(Reuters) - Bank of America Merrill Lynch (BAML) has struck a bearish tone on global ad agencies, seeing three years of muted growth at companies such as WPP (WPP.L), Publicis (PUBP.PA) and Omnicom (OMC.N).
Ad agencies have resorted to M&A and partnerships to try to fend off a growing threat from business consultancies and tech companies.
In 2015, Publicis acquired U.S. digital ad firm Sapient to accelerate growth in Internet advertising. Its division Publicis.Sapient recently won a deal with Carrefour (CARR.PA) to assist the retailer on e-commerce challenges.
Competition among the big four of WPP, Omnicom, Publicis and Interpublic (IPG.N) has become fierce as clients review the effectiveness of their marketing budgets.
“Marketing spending are secularly shifting from storytelling and creativity towards technology, customer experience, data-driven and business transformation,” BAML analysts wrote in a note to clients.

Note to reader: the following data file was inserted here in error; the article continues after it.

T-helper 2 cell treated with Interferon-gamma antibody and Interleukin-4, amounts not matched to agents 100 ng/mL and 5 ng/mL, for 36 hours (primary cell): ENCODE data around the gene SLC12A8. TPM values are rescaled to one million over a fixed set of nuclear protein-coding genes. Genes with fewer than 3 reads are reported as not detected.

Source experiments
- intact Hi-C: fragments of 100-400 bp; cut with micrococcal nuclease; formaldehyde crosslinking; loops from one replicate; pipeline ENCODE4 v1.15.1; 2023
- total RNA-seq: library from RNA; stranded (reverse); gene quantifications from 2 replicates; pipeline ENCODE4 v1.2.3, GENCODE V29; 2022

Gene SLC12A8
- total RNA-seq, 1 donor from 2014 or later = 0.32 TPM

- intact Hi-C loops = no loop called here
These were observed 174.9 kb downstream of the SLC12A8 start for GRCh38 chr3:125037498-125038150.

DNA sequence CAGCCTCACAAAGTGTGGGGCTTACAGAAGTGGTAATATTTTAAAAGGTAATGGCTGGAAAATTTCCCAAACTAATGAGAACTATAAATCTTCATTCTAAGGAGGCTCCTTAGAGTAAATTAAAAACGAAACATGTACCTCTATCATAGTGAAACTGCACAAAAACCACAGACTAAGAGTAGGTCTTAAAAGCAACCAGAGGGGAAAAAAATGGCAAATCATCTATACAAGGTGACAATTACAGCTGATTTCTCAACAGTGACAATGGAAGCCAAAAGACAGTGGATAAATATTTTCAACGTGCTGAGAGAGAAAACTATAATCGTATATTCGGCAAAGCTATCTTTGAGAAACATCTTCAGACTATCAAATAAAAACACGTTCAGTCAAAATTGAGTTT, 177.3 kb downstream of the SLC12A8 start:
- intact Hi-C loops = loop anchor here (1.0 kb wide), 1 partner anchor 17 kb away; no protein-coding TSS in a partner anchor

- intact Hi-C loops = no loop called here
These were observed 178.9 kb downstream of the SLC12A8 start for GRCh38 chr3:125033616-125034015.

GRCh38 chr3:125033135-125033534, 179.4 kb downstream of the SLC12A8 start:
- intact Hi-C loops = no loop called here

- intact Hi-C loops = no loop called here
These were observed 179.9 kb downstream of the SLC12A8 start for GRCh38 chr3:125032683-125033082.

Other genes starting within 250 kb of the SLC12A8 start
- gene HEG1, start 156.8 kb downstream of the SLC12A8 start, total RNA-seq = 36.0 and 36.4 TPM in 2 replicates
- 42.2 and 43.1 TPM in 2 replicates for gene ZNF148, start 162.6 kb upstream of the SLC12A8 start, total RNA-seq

They reinstated coverage of the world’s top ad companies with an “underperform” rating after what they said was an “extensive discussion” with experts across the advertising value chain.
Shares in ad companies have taken a hit in the last year and have underperformed the overall market, which has been setting fresh records. WPP has lost about one-third of its value since the start of 2017.
WPP, the industry leader, has taken the biggest hit, with leading clients such as Unilever (ULVR.L), Nestle (NESN.S) and Procter & Gamble (PG.N) cutting spending as consumers turn to more niche brands.
In its most recent earnings conference call, P&G said it aimed to save another $400 million in agency and production costs, on top of the $750 million it had already saved. P&G did not give any time frame for the cost savings goal.
“We view this as a trend, not a one-off,” BAML added, saying it expected the agencies’ organic growth to flatten out by 2020.
The analysts believe consulting companies, such as Accenture (ACN.N), Deloitte or IBM (IBM.N) will start to have a “bigger impact from 2018 onwards, leading ad agencies to lose market share to the consultancies.”
“The lucrative media planning/buying space will start being disrupted by consultancies, helped by the rise of AI and their edge in data analytics.”
Reporting by Thyagaraju Adinarayan in Gdynia; editing by Tom Pfeiffer